Short sale, or selling real estate property at lesser prices than the amount owed on the property, is done by borrowers who are unable to pay the mortgage amount. It is usually a better option than foreclosure, since it affects the borrower’s credit score less drastically. Lenders also consider foreclosure as the last option. The go-ahead to short sale has to be provided by the lender. This is done only after confirming the inability of the borrower to repay the money. Although evident in the form of payment arrears, the confirmation is carried out by the loss mitigation team that seeks documentation of the borrower’s income and assets.
These tips can help borrowers save their credit score while opting for a short sale:
- Work closely with the lender on the short sale, without missing the mortgage payment.
- Request your lender to state the sale as “paid in full”
- Keep your lender posted on your financial situation, so that they approve of your short sale. However, if the lender declines the offer, you might have to choose between foreclosure or managing the payment and keeping your house.
How a Short Sale Affects Your Credit Score
The effect of short sale on the credit score is lesser than that of a foreclosure. That is, in a short sale, the credit report mirrors only your delinquent mortgage amount (it is advisable to opt for a short sale without missing your mortgage payment). Mortgage amount paid through a short sale is shown by the lender as in a redemption position. This changed status and delinquency although might decrease your credit score, is more favorable than the adverse impact of a foreclosure. Borrowers can also request their lenders to not report unfavorably to the credit agencies. Since every situation is unique, it is best to seek professional realtor advice before taking any decisions.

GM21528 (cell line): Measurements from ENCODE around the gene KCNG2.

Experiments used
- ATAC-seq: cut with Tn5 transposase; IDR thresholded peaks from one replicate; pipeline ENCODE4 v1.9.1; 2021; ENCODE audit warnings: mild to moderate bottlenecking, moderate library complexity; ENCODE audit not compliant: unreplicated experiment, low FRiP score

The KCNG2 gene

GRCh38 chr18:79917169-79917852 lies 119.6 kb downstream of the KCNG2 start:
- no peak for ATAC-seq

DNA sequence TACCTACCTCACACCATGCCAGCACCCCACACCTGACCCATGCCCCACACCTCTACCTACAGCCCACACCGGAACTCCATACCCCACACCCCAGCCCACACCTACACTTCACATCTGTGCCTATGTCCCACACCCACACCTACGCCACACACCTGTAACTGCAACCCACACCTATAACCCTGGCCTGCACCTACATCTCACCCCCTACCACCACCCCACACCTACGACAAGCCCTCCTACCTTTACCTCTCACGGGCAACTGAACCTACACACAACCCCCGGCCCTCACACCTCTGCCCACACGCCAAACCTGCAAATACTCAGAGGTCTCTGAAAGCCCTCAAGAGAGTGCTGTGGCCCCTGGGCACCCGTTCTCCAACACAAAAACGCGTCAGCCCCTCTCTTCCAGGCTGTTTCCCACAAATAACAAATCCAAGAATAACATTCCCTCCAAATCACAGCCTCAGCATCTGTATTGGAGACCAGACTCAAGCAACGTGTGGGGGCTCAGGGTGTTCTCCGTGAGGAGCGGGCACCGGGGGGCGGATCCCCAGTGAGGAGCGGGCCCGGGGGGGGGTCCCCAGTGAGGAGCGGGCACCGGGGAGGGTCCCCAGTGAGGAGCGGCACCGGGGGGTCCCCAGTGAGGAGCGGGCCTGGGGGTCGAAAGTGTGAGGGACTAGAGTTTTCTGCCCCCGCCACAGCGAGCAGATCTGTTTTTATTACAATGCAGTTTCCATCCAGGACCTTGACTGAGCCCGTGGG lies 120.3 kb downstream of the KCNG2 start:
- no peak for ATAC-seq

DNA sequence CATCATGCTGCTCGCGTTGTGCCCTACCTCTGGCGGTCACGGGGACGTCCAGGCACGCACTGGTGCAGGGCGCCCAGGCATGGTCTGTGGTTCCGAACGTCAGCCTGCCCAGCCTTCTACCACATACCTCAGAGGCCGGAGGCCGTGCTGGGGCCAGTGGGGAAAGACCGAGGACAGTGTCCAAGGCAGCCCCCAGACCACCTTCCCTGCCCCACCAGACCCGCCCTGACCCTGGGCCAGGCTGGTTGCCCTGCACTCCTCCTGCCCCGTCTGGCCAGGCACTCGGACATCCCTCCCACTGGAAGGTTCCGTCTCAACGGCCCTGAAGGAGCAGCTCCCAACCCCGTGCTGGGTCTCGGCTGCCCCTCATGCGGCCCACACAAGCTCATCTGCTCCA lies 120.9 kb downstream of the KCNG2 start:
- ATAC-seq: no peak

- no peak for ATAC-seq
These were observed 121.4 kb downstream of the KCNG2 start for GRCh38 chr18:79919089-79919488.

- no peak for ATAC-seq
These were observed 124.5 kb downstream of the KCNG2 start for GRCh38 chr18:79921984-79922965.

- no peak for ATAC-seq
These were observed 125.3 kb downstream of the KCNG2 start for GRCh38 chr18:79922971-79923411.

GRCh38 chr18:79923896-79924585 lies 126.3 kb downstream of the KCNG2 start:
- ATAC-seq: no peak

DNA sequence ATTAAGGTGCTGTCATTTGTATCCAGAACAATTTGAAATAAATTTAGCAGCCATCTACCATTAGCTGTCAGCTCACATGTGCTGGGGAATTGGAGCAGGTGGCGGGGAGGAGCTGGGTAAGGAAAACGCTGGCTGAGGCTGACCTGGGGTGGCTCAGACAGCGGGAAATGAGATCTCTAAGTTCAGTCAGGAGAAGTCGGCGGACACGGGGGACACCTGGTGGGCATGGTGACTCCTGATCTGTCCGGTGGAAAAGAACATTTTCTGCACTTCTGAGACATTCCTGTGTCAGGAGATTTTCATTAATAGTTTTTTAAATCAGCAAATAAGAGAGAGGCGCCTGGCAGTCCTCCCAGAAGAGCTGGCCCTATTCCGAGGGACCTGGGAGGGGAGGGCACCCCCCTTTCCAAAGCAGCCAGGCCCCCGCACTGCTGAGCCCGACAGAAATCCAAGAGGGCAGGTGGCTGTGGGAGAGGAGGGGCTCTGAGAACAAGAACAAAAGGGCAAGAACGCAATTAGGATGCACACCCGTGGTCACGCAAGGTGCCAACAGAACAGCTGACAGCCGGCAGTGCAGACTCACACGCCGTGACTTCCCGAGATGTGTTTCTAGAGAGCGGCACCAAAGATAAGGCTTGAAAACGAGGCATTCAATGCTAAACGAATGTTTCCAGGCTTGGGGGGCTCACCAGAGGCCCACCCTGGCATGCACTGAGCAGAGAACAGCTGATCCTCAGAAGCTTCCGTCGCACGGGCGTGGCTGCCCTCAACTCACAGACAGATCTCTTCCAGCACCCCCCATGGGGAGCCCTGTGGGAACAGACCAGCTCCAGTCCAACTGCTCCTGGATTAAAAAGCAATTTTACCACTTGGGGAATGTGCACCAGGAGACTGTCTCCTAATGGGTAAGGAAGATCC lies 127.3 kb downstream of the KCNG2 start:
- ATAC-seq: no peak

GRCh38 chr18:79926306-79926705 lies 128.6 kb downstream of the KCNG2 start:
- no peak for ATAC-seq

Short sale also offers advantage in terms of buying another home. Homeowners can purchase another home after two years of a short sale, according to Fannie Mae guidelines. This is in contrast to the restriction of two to five years, which is applicable in cases of foreclosure. However, buying a property after a short sale could be taxing because the seller does not receive any money (since the entire proceeds go to the lender). It is recommended that one seeks realtor guidance before buying a property after a short sale. For expert guidance on short sale or foreclosure of property, consult www.floridashortsaleshelp.com.
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